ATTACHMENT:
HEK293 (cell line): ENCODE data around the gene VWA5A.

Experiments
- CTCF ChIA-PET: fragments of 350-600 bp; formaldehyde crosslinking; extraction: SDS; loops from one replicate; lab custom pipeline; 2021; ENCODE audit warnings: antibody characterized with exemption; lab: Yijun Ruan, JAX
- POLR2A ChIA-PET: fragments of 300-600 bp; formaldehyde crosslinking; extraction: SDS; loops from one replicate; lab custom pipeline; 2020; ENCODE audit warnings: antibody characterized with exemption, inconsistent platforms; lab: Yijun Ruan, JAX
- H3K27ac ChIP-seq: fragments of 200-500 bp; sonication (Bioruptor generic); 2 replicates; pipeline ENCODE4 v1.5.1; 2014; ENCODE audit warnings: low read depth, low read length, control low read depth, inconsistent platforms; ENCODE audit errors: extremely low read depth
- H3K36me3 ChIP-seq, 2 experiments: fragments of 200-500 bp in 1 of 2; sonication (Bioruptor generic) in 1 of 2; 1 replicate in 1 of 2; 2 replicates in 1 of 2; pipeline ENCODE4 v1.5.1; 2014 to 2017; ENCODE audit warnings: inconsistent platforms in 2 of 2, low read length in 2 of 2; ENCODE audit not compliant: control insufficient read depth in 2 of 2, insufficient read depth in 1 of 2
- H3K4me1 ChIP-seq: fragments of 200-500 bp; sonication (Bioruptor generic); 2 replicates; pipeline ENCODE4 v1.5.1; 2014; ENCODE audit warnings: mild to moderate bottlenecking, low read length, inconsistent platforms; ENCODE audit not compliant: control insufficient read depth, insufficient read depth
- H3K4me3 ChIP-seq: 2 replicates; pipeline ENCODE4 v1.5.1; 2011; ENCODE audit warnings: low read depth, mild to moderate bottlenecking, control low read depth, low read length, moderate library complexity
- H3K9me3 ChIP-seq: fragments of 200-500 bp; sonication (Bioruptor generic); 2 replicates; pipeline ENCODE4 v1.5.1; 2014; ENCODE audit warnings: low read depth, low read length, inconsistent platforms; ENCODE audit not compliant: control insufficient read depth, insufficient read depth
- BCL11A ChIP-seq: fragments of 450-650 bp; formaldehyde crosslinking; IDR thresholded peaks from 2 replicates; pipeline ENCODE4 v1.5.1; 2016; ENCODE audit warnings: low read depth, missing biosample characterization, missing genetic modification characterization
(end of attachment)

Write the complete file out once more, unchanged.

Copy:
HEK293 (cell line): ENCODE data around the gene VWA5A.

Experiments
- CTCF ChIA-PET: fragments of 350-600 bp; formaldehyde crosslinking; extraction: SDS; loops from one replicate; lab custom pipeline; 2021; ENCODE audit warnings: antibody characterized with exemption; lab: Yijun Ruan, JAX
- POLR2A ChIA-PET: fragments of 300-600 bp; formaldehyde crosslinking; extraction: SDS; loops from one replicate; lab custom pipeline; 2020; ENCODE audit warnings: antibody characterized with exemption, inconsistent platforms; lab: Yijun Ruan, JAX
- H3K27ac ChIP-seq: fragments of 200-500 bp; sonication (Bioruptor generic); 2 replicates; pipeline ENCODE4 v1.5.1; 2014; ENCODE audit warnings: low read depth, low read length, control low read depth, inconsistent platforms; ENCODE audit errors: extremely low read depth
- H3K36me3 ChIP-seq, 2 experiments: fragments of 200-500 bp in 1 of 2; sonication (Bioruptor generic) in 1 of 2; 1 replicate in 1 of 2; 2 replicates in 1 of 2; pipeline ENCODE4 v1.5.1; 2014 to 2017; ENCODE audit warnings: inconsistent platforms in 2 of 2, low read length in 2 of 2; ENCODE audit not compliant: control insufficient read depth in 2 of 2, insufficient read depth in 1 of 2
- H3K4me1 ChIP-seq: fragments of 200-500 bp; sonication (Bioruptor generic); 2 replicates; pipeline ENCODE4 v1.5.1; 2014; ENCODE audit warnings: mild to moderate bottlenecking, low read length, inconsistent platforms; ENCODE audit not compliant: control insufficient read depth, insufficient read depth
- H3K4me3 ChIP-seq: 2 replicates; pipeline ENCODE4 v1.5.1; 2011; ENCODE audit warnings: low read depth, mild to moderate bottlenecking, control low read depth, low read length, moderate library complexity
- H3K9me3 ChIP-seq: fragments of 200-500 bp; sonication (Bioruptor generic); 2 replicates; pipeline ENCODE4 v1.5.1; 2014; ENCODE audit warnings: low read depth, low read length, inconsistent platforms; ENCODE audit not compliant: control insufficient read depth, insufficient read depth
- BCL11A ChIP-seq: fragments of 450-650 bp; formaldehyde crosslinking; IDR thresholded peaks from 2 replicates; pipeline ENCODE4 v1.5.1; 2016; ENCODE audit warnings: low read depth, missing biosample characterization, missing genetic modification characterization